‘Facts support’ sedition charges for US Capitol rioters: Official
The federal investigator said evidence will likely allow the government to file sedition charges in the January 6 breach.
Federal investigators have found evidence that would likely allow the United States government to file sedition charges against some of those involved in the deadly January 6 breach on the US Capitol, a Justice Department official has said.
Hundreds of supporters of then-President Donald Trump stormed the Capitol in a failed bid to stop Congress from certifying Democrat Joe Biden’s presidential election victory, leaving five dead and sending lawmakers fleeing.
“I believe the facts do support those charges,” acting US Attorney for the District of Columbia Michael Sherwin, who had been leading the department’s inquiry into the violence, said in an interview on the CBS 60 Minutes programme, which aired on Sunday.
“I think that, as we go forward, more facts will support that,” he said.
To date, the Justice Department has filed cases against about 400 suspects involved in the assault, but none have yet been accused of sedition, the crime of opposing the authority of the US government through force.
Historically, the department has rarely brought sedition charges against defendants. However, Sherwin has maintained a willingness to pursue the charges since announcing on January 12 the creation of a special task force to investigate the breach.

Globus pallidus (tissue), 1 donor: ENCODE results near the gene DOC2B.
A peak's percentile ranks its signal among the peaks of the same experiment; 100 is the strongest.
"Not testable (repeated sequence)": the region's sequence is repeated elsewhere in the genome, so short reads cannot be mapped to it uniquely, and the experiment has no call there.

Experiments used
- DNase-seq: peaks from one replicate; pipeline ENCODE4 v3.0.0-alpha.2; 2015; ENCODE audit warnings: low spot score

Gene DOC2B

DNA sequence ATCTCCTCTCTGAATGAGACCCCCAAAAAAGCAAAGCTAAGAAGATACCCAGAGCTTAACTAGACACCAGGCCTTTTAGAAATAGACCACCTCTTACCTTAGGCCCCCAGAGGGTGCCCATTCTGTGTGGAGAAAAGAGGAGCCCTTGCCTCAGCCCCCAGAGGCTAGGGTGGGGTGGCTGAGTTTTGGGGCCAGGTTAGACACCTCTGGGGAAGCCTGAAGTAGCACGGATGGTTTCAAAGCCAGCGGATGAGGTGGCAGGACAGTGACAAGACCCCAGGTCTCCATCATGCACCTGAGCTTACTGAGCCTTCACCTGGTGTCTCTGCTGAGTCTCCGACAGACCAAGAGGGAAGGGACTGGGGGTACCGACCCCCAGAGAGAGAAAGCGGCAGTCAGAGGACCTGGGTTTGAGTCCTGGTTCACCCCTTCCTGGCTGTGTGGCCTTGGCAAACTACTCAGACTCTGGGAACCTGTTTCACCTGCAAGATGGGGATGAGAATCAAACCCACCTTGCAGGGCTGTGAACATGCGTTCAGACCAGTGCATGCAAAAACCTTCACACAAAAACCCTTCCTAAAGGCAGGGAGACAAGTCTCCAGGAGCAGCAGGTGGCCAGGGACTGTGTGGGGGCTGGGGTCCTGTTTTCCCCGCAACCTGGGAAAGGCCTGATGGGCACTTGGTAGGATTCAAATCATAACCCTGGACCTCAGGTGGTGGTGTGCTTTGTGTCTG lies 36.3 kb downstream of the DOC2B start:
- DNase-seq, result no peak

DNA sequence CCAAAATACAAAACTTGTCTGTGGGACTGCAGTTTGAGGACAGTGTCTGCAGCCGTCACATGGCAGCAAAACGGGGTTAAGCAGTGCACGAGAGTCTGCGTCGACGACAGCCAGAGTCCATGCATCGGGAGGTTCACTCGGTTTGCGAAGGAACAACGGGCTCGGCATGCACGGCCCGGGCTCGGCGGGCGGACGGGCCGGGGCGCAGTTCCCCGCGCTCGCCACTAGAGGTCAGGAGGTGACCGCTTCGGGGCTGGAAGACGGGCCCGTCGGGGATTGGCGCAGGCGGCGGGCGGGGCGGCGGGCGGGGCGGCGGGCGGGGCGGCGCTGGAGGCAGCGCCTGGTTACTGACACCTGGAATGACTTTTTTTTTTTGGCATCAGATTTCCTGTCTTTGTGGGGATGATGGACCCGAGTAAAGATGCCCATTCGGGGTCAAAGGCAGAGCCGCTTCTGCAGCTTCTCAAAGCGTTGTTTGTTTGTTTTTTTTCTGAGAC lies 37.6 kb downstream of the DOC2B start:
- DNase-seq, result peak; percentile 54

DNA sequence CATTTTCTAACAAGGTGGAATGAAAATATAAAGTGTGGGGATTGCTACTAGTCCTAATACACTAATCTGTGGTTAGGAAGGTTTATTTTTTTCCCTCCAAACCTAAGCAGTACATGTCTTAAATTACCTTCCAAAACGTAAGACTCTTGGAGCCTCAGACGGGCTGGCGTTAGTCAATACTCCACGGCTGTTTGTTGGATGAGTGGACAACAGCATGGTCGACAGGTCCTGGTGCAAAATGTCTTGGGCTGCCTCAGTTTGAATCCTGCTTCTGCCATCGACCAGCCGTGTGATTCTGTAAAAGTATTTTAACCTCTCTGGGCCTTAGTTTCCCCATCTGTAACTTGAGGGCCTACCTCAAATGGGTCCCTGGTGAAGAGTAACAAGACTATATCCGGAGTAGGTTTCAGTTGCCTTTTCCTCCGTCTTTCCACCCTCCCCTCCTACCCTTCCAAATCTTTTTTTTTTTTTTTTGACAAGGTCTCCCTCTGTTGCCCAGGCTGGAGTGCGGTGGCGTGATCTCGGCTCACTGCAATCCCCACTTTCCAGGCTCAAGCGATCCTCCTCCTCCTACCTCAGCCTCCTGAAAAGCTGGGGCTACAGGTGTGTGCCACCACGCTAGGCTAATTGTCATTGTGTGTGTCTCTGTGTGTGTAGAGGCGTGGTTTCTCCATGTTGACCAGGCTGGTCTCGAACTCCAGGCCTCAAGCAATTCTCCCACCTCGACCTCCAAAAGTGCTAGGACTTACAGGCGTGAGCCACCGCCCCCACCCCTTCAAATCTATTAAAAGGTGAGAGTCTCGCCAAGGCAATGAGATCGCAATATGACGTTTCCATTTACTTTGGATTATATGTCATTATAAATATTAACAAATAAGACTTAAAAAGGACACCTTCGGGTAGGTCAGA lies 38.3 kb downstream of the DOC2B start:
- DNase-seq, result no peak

So far, most arrested in connection with the riot have been charged with trespassing or assaulting officers, with a smaller number charged with conspiracy to obstruct Congress.
Two men charged with assaulting officer Brian Sicknick, who was sprayed with some kind of chemical agent during the incident and later died after scuffling with rioters, could also face murder charges “if evidence directly relates that chemical to his death”, Sherwin said.
‘Trump was the magnet’
Sherwin, who stepped down from his role leading the investigation on Friday, reiterated that the department is looking into the conduct of former President Trump, who claimed for weeks that the election had been “rigged” and “stolen” and urged his supporters to overturn the results.
Trump had also encouraged supporters to attend the January 6 rally and march on the Capitol as legislators met. He was subsequently impeached by the US House of Representatives on allegations his conduct constituted “incitement of insurrection”.
He was later acquitted in a US Senate trial, despite a history-making seven Republicans breaking from party ranks to support his conviction.
“It’s unequivocal that Trump was the magnet that brought the people to DC on the 6th,” Sherwin said. “Now the question is, is he criminally culpable for everything that happened during the siege, during the breach?”
“We have people looking at everything,” he added.